Posada's struggles could spell change

BOSTON -- On April 3, in the third game of the 2011 season, Jorge Posada hit a pair of two-run homers against the Detroit Tigers.

The next day, he hit another one against the Minnesota Twins to give him three home runs and six RBIs in the first four games of the new season.

It seemed that Posada's concerns about shifting from catcher to DH were unfounded, and that the Yankees had discovered an ideal spot for their 39-year-old former catcher.

But since that day, in fact since that first inning at-bat, Jorge Posada has not had a base hit. Since that blast that provided the margin of victory in the Yankees' 4-3 win over the Twins, Posada is 0-for-17, striking out eight times. More alarmingly, five of those strikeouts have come with the bat on his shoulder. And only twice in that stretch has he even managed to hit the ball in the air.

Sunday night, against a vintage Josh Beckett, Posada struck out three times in three at-bats. Worse, he looked lost, hesitant and, you hesitate to say it, old.

"You can't make too much of a few at-bats, you just can't do it," Joe Girardi said after the Yankees' 4-0 loss to the Red Sox on Sunday night at Fenway Park, in the rubber game of a three-game series. "Just four or five days ago, people were ready to call him a great DH. That's the nature of this game early on in the year because two or three bad days gets you under .200. Two or three good days gets you way above .300."

The manager is right, of course. Numbers change in a hurry this time of the year and a slump right out of the box is magnified entirely out of proportion. You don't write off a Hall of Fame career like Posada's because of four bad games. But at the same time, you can't minimize the effect one (temporarily) dead bat has in dragging down a lineup.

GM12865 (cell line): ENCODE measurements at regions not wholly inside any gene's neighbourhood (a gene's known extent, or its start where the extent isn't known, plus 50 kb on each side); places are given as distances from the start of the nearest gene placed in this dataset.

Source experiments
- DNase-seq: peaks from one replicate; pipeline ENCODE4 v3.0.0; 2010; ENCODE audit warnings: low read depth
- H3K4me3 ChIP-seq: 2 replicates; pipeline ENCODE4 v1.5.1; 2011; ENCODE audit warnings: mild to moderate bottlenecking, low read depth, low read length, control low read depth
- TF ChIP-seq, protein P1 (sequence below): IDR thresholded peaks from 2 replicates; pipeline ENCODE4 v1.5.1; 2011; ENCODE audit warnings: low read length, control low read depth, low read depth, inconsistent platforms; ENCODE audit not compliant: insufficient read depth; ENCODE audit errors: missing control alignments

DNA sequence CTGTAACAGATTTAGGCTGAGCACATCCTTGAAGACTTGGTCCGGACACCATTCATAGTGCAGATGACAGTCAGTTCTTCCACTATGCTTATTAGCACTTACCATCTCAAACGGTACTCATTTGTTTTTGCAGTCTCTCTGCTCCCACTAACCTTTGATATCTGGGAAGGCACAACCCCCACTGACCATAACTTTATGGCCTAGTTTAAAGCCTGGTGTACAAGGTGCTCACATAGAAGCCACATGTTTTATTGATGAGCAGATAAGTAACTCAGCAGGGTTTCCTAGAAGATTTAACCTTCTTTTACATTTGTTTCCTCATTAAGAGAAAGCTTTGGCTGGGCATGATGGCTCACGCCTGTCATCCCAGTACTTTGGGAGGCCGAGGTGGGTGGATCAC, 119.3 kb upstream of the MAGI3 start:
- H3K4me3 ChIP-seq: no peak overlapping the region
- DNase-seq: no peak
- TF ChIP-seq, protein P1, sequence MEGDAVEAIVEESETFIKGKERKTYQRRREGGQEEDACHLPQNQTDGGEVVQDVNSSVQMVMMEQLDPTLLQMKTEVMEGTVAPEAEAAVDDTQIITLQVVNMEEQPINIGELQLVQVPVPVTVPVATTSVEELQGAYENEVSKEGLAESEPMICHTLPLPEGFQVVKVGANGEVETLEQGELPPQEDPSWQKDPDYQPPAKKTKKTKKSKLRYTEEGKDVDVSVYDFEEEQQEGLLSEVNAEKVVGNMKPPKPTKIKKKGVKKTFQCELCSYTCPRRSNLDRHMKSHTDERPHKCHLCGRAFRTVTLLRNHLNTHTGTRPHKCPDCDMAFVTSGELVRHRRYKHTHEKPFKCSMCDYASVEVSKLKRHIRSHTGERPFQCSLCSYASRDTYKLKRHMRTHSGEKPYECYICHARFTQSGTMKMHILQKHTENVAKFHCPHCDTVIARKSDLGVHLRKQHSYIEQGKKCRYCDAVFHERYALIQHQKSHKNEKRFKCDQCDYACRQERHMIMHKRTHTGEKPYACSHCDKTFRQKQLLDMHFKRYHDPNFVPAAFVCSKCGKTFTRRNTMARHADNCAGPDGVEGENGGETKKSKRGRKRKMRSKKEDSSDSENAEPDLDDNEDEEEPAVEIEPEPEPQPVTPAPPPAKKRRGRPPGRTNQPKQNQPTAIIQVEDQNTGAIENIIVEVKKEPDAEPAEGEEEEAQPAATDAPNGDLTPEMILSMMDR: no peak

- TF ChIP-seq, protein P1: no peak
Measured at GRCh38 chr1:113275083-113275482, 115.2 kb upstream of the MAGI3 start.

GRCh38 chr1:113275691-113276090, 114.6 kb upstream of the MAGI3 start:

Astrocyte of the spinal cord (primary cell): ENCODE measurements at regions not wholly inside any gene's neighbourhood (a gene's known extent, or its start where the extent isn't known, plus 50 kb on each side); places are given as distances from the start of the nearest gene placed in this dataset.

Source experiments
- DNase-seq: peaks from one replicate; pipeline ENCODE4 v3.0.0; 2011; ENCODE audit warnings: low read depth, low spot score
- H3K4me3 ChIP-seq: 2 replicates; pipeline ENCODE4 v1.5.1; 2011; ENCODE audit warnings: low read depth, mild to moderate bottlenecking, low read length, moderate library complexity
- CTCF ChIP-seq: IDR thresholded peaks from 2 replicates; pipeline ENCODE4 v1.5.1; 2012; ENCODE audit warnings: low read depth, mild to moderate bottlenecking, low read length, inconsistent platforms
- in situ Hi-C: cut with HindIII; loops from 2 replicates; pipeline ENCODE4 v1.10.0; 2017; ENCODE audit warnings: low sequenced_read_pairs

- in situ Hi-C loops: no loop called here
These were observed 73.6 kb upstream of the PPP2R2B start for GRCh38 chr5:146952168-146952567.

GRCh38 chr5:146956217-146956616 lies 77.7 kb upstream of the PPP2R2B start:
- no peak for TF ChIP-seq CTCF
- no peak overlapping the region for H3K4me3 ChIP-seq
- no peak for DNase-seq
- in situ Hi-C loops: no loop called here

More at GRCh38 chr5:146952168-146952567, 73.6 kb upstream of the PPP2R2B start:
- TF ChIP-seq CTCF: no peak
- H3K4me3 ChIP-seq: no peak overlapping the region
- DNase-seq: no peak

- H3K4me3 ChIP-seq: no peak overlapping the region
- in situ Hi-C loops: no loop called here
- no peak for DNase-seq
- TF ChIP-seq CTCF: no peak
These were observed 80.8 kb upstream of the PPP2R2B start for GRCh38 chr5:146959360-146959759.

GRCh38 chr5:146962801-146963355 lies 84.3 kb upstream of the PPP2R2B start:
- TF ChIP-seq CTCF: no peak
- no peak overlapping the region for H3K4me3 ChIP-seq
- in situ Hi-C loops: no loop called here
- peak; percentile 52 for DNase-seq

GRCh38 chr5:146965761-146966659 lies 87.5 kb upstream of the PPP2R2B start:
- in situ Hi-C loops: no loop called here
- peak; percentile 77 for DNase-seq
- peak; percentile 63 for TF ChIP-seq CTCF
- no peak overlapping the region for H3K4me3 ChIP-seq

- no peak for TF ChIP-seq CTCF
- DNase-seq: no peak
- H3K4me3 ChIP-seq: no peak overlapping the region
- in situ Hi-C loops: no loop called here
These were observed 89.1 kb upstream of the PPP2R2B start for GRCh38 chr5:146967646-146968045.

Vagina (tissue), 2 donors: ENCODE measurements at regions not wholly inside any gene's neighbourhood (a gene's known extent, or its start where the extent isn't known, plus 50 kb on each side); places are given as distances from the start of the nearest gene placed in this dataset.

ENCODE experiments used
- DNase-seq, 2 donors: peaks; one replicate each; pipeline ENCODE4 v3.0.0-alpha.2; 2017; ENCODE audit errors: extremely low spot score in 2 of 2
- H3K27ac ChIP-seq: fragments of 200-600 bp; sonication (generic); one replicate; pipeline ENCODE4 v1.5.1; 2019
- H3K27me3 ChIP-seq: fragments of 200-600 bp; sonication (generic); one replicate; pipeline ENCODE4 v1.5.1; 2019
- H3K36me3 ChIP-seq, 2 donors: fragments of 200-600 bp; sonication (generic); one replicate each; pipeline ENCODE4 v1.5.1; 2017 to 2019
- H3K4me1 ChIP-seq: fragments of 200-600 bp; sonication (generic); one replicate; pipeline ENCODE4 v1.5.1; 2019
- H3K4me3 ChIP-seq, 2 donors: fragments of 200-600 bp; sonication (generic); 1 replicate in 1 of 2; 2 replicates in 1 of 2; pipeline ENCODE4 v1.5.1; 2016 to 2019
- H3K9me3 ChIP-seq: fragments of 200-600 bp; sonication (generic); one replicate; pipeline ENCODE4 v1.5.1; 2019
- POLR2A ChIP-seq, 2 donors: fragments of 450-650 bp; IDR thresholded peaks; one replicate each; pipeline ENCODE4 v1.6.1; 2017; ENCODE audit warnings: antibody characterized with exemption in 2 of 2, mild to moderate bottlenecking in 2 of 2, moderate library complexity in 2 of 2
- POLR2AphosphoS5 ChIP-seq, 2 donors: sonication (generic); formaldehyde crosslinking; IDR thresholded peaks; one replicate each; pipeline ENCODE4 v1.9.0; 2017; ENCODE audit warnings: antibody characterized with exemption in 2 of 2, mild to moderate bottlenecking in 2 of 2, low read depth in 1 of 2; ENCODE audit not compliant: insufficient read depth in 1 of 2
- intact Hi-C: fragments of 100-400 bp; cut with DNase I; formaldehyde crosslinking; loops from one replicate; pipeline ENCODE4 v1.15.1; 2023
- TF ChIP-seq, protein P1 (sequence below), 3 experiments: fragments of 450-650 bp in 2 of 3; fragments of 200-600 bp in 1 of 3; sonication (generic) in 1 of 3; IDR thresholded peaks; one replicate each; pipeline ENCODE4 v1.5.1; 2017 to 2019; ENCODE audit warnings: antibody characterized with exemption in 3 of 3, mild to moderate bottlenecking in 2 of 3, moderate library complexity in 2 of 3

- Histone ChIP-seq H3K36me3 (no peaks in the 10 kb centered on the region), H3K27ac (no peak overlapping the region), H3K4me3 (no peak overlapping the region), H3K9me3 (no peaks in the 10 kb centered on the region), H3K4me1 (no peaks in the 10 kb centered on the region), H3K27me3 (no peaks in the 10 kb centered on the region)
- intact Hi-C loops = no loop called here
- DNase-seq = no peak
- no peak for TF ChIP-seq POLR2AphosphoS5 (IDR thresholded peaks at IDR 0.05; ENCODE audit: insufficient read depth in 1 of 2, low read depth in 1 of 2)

Sunday night, the story was as much Josh Beckett as the failure of the Yankee hitters, who managed just two hits against a pitcher who, for one night at least, appeared to have turned the clock back to Game 6 of the 2003 World Series.

Nobody on the Yankees hit much at all, and on this night in this park, where on most nights a five-run leads appears shaky, the 1-0 lead the Red Sox took in the third inning off CC Sabathia looked positively insurmountable.

"He was probably as good today as we've seen him in quite some time," said Derek Jeter, also hitless in four at-bats. "He was throwing 94-95 and I don't think he threw anything straight. He didn't give us too many opportunities. He was just better than us today."

True again. Beckett had everyone's number on Sunday.

But what about Friday night, when Posada went 0-for-4 and grounded out weakly three times, twice against John Lackey, who allowed six runs that night and a pitcher Posada has always hit well (.333) throughout his career? He had decent numbers against Beckett, too (.282, a home run and four RBIs), and Francisco Liriano (.333), who caught him looking twice on another three-strikeout night last Thursday.

"Right now, I'm just not feeling comfortable at the plate," Posada said. "I'm just a little bit off, like I'm being caught in between pitches. Thinking a little bit too much, probably."

And as much as he denies it, Posada's struggles have got to be creating some discomfort for the manager, as well. Because putting some heat on both of them is Eric Chavez, who had one of the Yankees two hits off Beckett -- Robby Cano had the other -- and is hitting .444 in extremely limited duty so far this season.